West Brom's first two goals came from corners, the second two from counter-attacks. This should be a massive, flashing, neon red warning sign to Liverpool, exactly the type of goals Liverpool are prone to conceding. The set plays goals were especially frightening: the first to the back post, just like the corner conceded against West Ham; the second at the near post, just like the free kick conceded against Boro.

Liverpool's recent bane, Steve Clarke, is gone, replaced by David Moyes' longtime assistant at Everton, Alan Irvine. And like Moyes, Irvine's preferred the 4-2-3-1 formation, if not quite as defensive as Moyes, using the formation in all six of West Brom's league fixtures so far.

Berahino's two goals against Burnley moved him up to joint-third in the top scorer table, and I'm amazed Hodgson failed to call him up for to the England squad, especially with Sturridge absent. West Brom have given Liverpool problems before with the Yacob/Mulumbu midfield, but both have rarely been used this season, with the more mobile Morrison and Gardner usually preferred. West Brom signed both Joleon Lescott and left-back Sébastien Pocognoli this summer, revamping the defense, meaning that Uruk-Hai Jonas Olsson, so often Luis Suarez's nemesis, isn't likely to feature.

On-loan Andre Wisdom has started all six of West Brom's matches at right back. As he's ineligible to face Liverpool, Cristian Gamboa will make his full league debut tomorrow after three substitute appearances. Gamboa is a much more attacking fullback, potentially leaving space for Liverpool to exploit down their preferred flank, but also capable of causing Moreno et al problems when getting forward.

Other than Gamboa for Wisdom, West Brom's XI will probably be the same used in the last two fixtures: Foster; Gamboa, Dawson, Lescott, Pocognoli; Morrison, Gardner; Dorrans, Sessegnon, Brunt; Berahino. Irvine could replace Sessegnon with Ideye, Samaras, or Anichebe to add another striker, while Berahino's also capable of starting from a narrow right berth.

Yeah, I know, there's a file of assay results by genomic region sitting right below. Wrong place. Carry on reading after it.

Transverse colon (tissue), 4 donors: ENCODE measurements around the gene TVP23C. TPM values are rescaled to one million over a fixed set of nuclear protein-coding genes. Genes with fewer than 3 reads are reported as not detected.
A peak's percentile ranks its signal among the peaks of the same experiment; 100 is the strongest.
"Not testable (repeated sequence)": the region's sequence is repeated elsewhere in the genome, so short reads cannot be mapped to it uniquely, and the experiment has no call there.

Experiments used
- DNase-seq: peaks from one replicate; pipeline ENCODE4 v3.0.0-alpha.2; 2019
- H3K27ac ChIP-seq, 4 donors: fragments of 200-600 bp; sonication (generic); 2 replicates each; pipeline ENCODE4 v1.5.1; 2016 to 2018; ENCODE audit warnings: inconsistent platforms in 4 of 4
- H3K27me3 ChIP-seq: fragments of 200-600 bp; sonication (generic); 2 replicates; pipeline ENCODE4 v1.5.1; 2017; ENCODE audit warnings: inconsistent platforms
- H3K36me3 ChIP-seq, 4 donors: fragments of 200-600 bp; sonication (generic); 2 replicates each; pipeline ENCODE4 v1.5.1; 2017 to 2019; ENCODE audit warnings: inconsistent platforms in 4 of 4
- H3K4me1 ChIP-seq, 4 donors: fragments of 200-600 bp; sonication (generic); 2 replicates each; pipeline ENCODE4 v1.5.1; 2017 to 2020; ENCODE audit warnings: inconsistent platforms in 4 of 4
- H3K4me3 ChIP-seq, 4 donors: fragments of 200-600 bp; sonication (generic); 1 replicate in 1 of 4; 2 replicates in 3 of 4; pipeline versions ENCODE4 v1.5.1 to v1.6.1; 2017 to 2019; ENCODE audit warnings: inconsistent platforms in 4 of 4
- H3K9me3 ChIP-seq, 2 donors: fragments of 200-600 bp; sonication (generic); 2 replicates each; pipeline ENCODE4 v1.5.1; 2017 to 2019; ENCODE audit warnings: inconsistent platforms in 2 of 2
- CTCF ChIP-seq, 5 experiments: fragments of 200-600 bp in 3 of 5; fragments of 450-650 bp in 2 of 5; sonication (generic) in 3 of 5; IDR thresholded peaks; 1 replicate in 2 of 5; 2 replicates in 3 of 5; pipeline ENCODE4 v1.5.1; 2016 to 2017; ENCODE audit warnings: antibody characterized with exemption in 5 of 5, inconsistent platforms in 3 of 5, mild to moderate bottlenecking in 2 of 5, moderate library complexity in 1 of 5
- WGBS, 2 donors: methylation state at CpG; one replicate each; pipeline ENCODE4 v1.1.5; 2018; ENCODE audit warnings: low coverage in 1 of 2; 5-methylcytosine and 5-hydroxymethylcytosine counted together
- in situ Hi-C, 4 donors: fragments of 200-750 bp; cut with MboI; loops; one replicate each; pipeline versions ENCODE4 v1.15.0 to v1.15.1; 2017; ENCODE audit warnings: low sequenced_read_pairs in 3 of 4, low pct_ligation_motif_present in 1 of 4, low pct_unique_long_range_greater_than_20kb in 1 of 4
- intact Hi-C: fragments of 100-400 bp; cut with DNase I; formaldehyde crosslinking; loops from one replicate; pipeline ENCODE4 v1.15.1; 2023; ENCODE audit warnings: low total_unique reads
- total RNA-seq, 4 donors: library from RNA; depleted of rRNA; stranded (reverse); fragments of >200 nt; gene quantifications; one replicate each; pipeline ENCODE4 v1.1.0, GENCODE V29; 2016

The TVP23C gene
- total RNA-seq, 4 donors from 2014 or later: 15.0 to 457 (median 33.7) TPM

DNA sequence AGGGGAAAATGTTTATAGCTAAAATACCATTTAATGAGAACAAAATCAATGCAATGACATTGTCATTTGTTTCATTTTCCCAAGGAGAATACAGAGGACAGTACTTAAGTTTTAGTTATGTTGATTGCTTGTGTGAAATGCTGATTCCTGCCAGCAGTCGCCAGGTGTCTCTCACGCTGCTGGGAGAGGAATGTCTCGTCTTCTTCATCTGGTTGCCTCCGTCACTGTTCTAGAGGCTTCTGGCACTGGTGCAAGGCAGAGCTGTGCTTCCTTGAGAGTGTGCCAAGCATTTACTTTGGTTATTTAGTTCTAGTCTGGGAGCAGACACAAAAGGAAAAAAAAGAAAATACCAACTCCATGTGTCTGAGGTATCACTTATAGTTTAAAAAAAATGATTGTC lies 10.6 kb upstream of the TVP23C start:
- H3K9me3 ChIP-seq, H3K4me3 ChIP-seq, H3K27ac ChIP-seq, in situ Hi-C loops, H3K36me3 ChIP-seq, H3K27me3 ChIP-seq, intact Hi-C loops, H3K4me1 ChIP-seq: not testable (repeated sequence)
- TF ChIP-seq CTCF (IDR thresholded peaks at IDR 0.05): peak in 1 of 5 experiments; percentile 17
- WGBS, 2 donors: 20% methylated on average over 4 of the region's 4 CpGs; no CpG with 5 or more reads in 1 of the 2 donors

Last season, this was one of the fixtures that Suarez won nearly single-handedly: a hat-trick within 55 minutes, including one goal-of-the-season contender, all three goals from the center of the penalty box, putting five of his eight shots on-target. And the win was capped off with yet another goal-of-the-season contender from Sturridge, an audacious chip from outside the box. West Brom had beaten Liverpool in the previous two meetings at Anfield, but that meant nothing because of Liverpool's firepower.

Well, that firepower has been extinguished. One of those strikers is gone, the other likely to miss the match through injury. And I'm sure you've read far too many words about Liverpool's current striker's current issues over the last week, including too many by yours truly. He's certainly not Liverpool's only problem at the moment, but it's still a problem.

In theory, this is a match for Liverpool to get back on track, at home against a side they're capable of beating, even if they've struggled so far this season and against West Brom in the past. But Liverpool will have to be better, in all phases of play, to accomplish that. And even if they do – and that's still a big if – there's yet another international break to derail any progress immediately after.


Ryan McKain said...

Nice Tolkien reference.

Yours is always the first place I look to for pre- and post-match analysis. Thanks for blogging.

nate said...

Thanks much.

I'm gonna miss calling Olsson an Uruk Hai. It 's one of the better analogies I've come up with.

Anonymous said...

Really good analysis, once again.